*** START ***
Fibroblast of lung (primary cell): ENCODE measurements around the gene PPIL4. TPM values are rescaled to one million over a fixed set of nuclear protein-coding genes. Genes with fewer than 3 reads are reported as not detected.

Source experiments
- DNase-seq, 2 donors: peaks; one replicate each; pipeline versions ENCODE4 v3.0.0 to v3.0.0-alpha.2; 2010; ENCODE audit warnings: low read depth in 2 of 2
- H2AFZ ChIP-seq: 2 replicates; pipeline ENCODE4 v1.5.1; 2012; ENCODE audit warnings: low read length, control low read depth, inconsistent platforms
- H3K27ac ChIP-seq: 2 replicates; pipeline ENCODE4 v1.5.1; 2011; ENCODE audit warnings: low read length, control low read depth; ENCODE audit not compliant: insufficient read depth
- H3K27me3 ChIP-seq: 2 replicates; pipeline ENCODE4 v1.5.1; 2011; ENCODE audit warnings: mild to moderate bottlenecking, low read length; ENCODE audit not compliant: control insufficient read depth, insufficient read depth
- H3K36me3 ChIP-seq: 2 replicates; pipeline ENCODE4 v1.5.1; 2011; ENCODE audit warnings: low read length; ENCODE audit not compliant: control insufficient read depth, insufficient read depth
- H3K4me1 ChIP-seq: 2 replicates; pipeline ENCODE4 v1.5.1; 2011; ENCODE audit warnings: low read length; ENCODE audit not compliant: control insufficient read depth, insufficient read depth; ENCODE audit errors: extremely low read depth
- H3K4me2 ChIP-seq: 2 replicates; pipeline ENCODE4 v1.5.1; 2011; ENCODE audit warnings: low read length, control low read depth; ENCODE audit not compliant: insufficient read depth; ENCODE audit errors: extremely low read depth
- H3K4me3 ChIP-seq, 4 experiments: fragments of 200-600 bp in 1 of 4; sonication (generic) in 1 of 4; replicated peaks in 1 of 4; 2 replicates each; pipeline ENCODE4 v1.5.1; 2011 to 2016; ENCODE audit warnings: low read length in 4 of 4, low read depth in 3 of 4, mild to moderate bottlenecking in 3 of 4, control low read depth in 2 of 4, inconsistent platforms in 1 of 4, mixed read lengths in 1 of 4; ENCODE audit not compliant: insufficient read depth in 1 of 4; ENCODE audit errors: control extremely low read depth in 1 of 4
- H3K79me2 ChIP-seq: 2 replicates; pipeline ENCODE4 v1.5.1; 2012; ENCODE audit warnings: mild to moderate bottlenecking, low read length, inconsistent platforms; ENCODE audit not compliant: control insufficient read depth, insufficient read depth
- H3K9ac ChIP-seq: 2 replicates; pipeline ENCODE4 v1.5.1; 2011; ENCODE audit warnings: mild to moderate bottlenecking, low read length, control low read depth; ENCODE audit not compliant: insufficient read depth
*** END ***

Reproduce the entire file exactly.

Fibroblast of lung (primary cell): ENCODE measurements around the gene PPIL4. TPM values are rescaled to one million over a fixed set of nuclear protein-coding genes. Genes with fewer than 3 reads are reported as not detected.

Source experiments
- DNase-seq, 2 donors: peaks; one replicate each; pipeline versions ENCODE4 v3.0.0 to v3.0.0-alpha.2; 2010; ENCODE audit warnings: low read depth in 2 of 2
- H2AFZ ChIP-seq: 2 replicates; pipeline ENCODE4 v1.5.1; 2012; ENCODE audit warnings: low read length, control low read depth, inconsistent platforms
- H3K27ac ChIP-seq: 2 replicates; pipeline ENCODE4 v1.5.1; 2011; ENCODE audit warnings: low read length, control low read depth; ENCODE audit not compliant: insufficient read depth
- H3K27me3 ChIP-seq: 2 replicates; pipeline ENCODE4 v1.5.1; 2011; ENCODE audit warnings: mild to moderate bottlenecking, low read length; ENCODE audit not compliant: control insufficient read depth, insufficient read depth
- H3K36me3 ChIP-seq: 2 replicates; pipeline ENCODE4 v1.5.1; 2011; ENCODE audit warnings: low read length; ENCODE audit not compliant: control insufficient read depth, insufficient read depth
- H3K4me1 ChIP-seq: 2 replicates; pipeline ENCODE4 v1.5.1; 2011; ENCODE audit warnings: low read length; ENCODE audit not compliant: control insufficient read depth, insufficient read depth; ENCODE audit errors: extremely low read depth
- H3K4me2 ChIP-seq: 2 replicates; pipeline ENCODE4 v1.5.1; 2011; ENCODE audit warnings: low read length, control low read depth; ENCODE audit not compliant: insufficient read depth; ENCODE audit errors: extremely low read depth
- H3K4me3 ChIP-seq, 4 experiments: fragments of 200-600 bp in 1 of 4; sonication (generic) in 1 of 4; replicated peaks in 1 of 4; 2 replicates each; pipeline ENCODE4 v1.5.1; 2011 to 2016; ENCODE audit warnings: low read length in 4 of 4, low read depth in 3 of 4, mild to moderate bottlenecking in 3 of 4, control low read depth in 2 of 4, inconsistent platforms in 1 of 4, mixed read lengths in 1 of 4; ENCODE audit not compliant: insufficient read depth in 1 of 4; ENCODE audit errors: control extremely low read depth in 1 of 4
- H3K79me2 ChIP-seq: 2 replicates; pipeline ENCODE4 v1.5.1; 2012; ENCODE audit warnings: mild to moderate bottlenecking, low read length, inconsistent platforms; ENCODE audit not compliant: control insufficient read depth, insufficient read depth
- H3K9ac ChIP-seq: 2 replicates; pipeline ENCODE4 v1.5.1; 2011; ENCODE audit warnings: mild to moderate bottlenecking, low read length, control low read depth; ENCODE audit not compliant: insufficient read depth